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Alan Broadbent

Conductor

About this Artist

ALAN BROADBENT was born in Auckland, New Zealand. In 1969 he was asked to join Woody Herman’s band and toured with him for three years. During that time he wrote some music for a performance with Woody and the Houston Symphony, one of which is called The Children of Lima – featured tonight as part of his opening set with the Los Angeles Philharmonic.

In 1972 he settled in L.A.. Soon he was also invited into the studio scene as a pianist for the great Nelson Riddle and David Rose. In the early ’90s he was asked to be a part of Natalie Cole's famous Unforgettable CD, at which time he toured as her pianist and, a little while later, as her conductor. At this time he wrote an orchestral arrangement for her second video with her dad, “When I Fall In Love,” which won him his first Grammy for “best orchestral arrangement accompanying a vocal.” Shortly after, he became a member of Charlie Haden’s Quartet West, touring the festivals of Europe, the U.K., and the U.S. It was while with this group that he won his second Grammy, an orchestral accompaniment written for Shirley Horn on Leonard Bernstein’s Lonely Town. Also around this time, he met the remarkable young pianist Diana Krall, who had come to L.A. on a Canadian grant to study with pianist Jimmy Rowles.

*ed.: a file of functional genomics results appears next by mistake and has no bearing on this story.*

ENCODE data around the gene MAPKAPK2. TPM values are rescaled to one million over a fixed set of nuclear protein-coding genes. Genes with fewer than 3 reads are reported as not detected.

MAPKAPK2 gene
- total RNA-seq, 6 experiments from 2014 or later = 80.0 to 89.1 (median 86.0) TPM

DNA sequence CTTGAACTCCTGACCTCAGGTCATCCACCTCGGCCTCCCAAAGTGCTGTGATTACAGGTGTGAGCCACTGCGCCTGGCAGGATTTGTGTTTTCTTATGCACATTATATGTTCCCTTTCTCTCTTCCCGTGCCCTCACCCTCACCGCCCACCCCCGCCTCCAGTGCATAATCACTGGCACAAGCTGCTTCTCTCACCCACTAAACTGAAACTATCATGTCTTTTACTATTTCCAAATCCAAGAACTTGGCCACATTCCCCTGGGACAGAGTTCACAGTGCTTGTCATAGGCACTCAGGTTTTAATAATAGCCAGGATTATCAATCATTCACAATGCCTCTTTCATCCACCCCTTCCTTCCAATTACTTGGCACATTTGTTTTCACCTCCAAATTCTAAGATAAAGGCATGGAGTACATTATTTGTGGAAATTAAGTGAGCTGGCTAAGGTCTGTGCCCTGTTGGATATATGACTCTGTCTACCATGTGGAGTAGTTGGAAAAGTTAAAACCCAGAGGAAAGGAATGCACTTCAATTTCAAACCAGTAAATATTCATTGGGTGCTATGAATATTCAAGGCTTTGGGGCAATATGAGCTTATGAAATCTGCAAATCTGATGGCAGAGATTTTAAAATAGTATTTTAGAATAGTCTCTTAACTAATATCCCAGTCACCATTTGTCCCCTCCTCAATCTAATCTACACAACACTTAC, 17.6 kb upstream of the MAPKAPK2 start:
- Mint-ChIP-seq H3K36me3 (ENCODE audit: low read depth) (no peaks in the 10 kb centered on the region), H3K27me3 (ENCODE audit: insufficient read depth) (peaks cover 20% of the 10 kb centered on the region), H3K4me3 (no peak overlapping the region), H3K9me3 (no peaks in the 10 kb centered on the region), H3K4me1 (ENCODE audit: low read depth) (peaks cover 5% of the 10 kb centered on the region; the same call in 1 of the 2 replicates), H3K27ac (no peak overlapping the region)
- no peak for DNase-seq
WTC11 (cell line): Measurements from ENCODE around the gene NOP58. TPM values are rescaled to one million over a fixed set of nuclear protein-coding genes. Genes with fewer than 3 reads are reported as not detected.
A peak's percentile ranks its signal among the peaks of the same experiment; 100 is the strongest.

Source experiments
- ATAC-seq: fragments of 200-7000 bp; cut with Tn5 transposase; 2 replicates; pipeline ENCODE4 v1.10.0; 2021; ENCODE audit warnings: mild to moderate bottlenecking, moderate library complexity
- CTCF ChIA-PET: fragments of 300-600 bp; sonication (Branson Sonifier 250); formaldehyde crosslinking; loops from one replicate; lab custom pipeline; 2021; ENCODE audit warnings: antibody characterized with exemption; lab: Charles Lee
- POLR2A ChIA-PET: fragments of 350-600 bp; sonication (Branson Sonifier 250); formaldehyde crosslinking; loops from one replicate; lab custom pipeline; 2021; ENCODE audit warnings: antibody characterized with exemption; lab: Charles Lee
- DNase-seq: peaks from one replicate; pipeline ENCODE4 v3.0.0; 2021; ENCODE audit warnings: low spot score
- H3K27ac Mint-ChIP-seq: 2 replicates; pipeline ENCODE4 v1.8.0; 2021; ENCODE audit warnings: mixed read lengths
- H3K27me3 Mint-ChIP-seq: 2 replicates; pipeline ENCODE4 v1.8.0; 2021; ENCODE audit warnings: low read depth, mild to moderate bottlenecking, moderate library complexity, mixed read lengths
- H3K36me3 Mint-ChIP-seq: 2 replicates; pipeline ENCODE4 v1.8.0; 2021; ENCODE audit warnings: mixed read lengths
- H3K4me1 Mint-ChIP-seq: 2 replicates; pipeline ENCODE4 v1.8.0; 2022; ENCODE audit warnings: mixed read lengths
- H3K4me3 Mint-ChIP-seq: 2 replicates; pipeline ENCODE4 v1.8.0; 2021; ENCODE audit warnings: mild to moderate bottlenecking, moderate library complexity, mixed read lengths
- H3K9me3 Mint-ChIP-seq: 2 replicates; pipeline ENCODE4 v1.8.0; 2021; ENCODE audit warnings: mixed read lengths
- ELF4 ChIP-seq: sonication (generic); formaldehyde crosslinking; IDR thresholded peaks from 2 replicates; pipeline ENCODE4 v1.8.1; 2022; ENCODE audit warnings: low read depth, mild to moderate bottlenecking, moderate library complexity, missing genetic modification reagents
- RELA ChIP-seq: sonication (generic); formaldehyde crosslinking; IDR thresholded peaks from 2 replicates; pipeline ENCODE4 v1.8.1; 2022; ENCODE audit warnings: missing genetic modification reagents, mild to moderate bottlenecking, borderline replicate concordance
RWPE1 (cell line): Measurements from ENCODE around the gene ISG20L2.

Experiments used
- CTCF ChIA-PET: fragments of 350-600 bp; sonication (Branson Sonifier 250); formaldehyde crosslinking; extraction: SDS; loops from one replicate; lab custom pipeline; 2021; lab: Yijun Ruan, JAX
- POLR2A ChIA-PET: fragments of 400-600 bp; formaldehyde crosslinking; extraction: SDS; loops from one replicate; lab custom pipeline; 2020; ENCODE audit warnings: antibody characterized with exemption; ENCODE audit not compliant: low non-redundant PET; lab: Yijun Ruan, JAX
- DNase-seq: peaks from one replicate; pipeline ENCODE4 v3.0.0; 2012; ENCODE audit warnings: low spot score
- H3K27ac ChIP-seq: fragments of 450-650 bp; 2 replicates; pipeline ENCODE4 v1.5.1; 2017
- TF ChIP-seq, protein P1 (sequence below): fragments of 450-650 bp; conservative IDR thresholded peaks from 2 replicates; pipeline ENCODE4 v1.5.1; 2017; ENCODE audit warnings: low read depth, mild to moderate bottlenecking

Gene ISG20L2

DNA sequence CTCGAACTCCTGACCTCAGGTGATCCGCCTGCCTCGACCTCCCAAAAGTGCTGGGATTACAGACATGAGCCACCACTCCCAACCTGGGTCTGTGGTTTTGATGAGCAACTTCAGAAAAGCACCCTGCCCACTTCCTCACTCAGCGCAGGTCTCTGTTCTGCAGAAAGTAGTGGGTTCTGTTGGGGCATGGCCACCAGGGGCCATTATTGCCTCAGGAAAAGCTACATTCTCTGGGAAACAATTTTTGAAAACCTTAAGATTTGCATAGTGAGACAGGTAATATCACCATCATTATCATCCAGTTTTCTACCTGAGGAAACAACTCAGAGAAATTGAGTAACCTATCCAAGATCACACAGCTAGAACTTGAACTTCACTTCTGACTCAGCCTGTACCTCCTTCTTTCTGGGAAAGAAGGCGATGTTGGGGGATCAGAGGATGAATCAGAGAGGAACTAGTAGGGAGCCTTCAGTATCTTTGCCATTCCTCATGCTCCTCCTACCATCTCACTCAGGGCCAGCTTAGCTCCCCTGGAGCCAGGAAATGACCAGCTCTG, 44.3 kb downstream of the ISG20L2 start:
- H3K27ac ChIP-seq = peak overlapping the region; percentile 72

As his own man, Broadbent has been nominated for Grammys twice for Best Instrumental Performance, in the company of such artists as Herbie Hancock, Sonny Rollins, and Keith Jarrett. In 2007 he was awarded the New Zealand Order of Merit.

In 2011 he moved with his wife Alison and son Asher to Nyack, about 30 minutes north of NYC on the Hudson River. It has been his lifelong goal, through his orchestral arrangements and jazz improvisations, to discover, in popular music and standard songs, deeper feelings of communication and love.